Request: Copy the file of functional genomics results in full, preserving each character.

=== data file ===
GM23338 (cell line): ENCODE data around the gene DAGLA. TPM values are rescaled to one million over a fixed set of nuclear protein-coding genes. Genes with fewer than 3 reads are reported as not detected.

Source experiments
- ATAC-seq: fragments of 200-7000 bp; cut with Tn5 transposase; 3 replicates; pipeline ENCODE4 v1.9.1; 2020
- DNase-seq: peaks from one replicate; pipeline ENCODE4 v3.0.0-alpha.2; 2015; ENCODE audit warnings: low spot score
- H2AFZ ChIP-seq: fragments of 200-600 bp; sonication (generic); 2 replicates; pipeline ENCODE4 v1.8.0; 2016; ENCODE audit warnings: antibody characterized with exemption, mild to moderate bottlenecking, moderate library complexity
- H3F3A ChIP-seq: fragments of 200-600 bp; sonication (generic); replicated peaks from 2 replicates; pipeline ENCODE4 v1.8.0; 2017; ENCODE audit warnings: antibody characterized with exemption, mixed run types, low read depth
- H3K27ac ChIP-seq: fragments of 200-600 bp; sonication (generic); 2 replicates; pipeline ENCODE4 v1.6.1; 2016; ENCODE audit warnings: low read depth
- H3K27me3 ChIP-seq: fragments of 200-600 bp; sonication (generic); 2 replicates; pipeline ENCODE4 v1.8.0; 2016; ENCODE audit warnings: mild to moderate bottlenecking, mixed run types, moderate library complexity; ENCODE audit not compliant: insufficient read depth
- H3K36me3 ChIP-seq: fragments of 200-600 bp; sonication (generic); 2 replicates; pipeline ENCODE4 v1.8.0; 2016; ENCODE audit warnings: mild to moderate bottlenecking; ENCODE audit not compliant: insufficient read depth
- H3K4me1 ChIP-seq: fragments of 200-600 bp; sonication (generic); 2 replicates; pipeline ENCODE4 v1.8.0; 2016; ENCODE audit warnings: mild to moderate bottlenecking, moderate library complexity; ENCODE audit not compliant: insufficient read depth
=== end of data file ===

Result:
GM23338 (cell line): ENCODE data around the gene DAGLA. TPM values are rescaled to one million over a fixed set of nuclear protein-coding genes. Genes with fewer than 3 reads are reported as not detected.

Source experiments
- ATAC-seq: fragments of 200-7000 bp; cut with Tn5 transposase; 3 replicates; pipeline ENCODE4 v1.9.1; 2020
- DNase-seq: peaks from one replicate; pipeline ENCODE4 v3.0.0-alpha.2; 2015; ENCODE audit warnings: low spot score
- H2AFZ ChIP-seq: fragments of 200-600 bp; sonication (generic); 2 replicates; pipeline ENCODE4 v1.8.0; 2016; ENCODE audit warnings: antibody characterized with exemption, mild to moderate bottlenecking, moderate library complexity
- H3F3A ChIP-seq: fragments of 200-600 bp; sonication (generic); replicated peaks from 2 replicates; pipeline ENCODE4 v1.8.0; 2017; ENCODE audit warnings: antibody characterized with exemption, mixed run types, low read depth
- H3K27ac ChIP-seq: fragments of 200-600 bp; sonication (generic); 2 replicates; pipeline ENCODE4 v1.6.1; 2016; ENCODE audit warnings: low read depth
- H3K27me3 ChIP-seq: fragments of 200-600 bp; sonication (generic); 2 replicates; pipeline ENCODE4 v1.8.0; 2016; ENCODE audit warnings: mild to moderate bottlenecking, mixed run types, moderate library complexity; ENCODE audit not compliant: insufficient read depth
- H3K36me3 ChIP-seq: fragments of 200-600 bp; sonication (generic); 2 replicates; pipeline ENCODE4 v1.8.0; 2016; ENCODE audit warnings: mild to moderate bottlenecking; ENCODE audit not compliant: insufficient read depth
- H3K4me1 ChIP-seq: fragments of 200-600 bp; sonication (generic); 2 replicates; pipeline ENCODE4 v1.8.0; 2016; ENCODE audit warnings: mild to moderate bottlenecking, moderate library complexity; ENCODE audit not compliant: insufficient read depth